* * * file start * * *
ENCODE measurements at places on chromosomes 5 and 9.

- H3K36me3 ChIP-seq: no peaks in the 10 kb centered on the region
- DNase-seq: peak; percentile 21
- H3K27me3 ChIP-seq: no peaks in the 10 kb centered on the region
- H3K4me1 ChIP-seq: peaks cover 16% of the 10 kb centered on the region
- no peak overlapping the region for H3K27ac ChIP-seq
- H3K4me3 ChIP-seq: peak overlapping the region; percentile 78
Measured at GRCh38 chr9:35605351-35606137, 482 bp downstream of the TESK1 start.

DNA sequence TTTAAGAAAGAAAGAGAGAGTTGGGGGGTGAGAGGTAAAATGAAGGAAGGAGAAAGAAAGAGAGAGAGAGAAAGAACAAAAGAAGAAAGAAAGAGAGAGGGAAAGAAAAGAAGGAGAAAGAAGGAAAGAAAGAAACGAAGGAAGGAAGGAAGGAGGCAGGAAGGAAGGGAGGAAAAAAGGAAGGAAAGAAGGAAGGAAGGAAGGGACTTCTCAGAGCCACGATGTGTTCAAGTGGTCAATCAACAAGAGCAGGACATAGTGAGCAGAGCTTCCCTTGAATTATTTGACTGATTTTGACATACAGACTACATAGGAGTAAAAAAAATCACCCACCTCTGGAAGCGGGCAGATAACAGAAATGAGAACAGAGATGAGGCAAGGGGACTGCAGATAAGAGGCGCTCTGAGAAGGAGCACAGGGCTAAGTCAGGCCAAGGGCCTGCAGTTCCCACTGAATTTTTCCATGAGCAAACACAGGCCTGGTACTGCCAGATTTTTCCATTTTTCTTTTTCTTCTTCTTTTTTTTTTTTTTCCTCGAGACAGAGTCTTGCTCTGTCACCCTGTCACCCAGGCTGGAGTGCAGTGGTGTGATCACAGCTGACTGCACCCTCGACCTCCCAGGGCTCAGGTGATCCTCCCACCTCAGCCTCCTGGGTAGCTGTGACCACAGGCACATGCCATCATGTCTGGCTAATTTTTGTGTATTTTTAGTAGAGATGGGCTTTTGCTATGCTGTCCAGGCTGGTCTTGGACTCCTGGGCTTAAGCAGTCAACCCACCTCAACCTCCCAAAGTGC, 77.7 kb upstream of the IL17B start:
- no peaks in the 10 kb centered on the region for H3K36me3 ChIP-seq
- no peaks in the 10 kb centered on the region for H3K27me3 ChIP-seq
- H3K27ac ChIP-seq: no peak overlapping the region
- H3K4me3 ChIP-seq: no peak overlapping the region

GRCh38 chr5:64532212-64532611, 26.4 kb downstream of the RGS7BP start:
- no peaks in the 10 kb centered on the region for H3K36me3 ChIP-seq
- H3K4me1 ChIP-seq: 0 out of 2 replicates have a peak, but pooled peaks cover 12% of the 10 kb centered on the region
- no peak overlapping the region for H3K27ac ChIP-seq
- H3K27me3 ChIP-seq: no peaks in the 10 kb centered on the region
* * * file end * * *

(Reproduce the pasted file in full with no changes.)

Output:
ENCODE measurements at places on chromosomes 5 and 9.

- H3K36me3 ChIP-seq: no peaks in the 10 kb centered on the region
- DNase-seq: peak; percentile 21
- H3K27me3 ChIP-seq: no peaks in the 10 kb centered on the region
- H3K4me1 ChIP-seq: peaks cover 16% of the 10 kb centered on the region
- no peak overlapping the region for H3K27ac ChIP-seq
- H3K4me3 ChIP-seq: peak overlapping the region; percentile 78
Measured at GRCh38 chr9:35605351-35606137, 482 bp downstream of the TESK1 start.

DNA sequence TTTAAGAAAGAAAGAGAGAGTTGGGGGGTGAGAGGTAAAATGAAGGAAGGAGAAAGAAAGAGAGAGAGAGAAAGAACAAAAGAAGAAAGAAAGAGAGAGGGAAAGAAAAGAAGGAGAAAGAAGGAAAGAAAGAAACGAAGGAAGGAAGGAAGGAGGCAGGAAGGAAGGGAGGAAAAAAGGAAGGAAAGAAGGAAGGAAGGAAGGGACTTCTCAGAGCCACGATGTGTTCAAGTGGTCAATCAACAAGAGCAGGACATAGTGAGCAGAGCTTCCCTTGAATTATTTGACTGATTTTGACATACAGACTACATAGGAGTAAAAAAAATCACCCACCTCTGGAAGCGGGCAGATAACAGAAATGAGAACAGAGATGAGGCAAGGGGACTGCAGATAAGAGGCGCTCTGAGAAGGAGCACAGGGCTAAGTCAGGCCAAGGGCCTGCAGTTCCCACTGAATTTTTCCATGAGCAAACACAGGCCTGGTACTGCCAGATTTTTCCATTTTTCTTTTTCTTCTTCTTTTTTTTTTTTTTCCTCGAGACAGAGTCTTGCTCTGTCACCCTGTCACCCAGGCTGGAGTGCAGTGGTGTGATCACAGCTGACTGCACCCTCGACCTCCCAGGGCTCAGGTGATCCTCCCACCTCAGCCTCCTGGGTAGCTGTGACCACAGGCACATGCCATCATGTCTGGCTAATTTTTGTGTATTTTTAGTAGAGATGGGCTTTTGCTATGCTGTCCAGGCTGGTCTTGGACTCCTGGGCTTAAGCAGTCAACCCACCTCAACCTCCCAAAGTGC, 77.7 kb upstream of the IL17B start:
- no peaks in the 10 kb centered on the region for H3K36me3 ChIP-seq
- no peaks in the 10 kb centered on the region for H3K27me3 ChIP-seq
- H3K27ac ChIP-seq: no peak overlapping the region
- H3K4me3 ChIP-seq: no peak overlapping the region

GRCh38 chr5:64532212-64532611, 26.4 kb downstream of the RGS7BP start:
- no peaks in the 10 kb centered on the region for H3K36me3 ChIP-seq
- H3K4me1 ChIP-seq: 0 out of 2 replicates have a peak, but pooled peaks cover 12% of the 10 kb centered on the region
- no peak overlapping the region for H3K27ac ChIP-seq
- H3K27me3 ChIP-seq: no peaks in the 10 kb centered on the region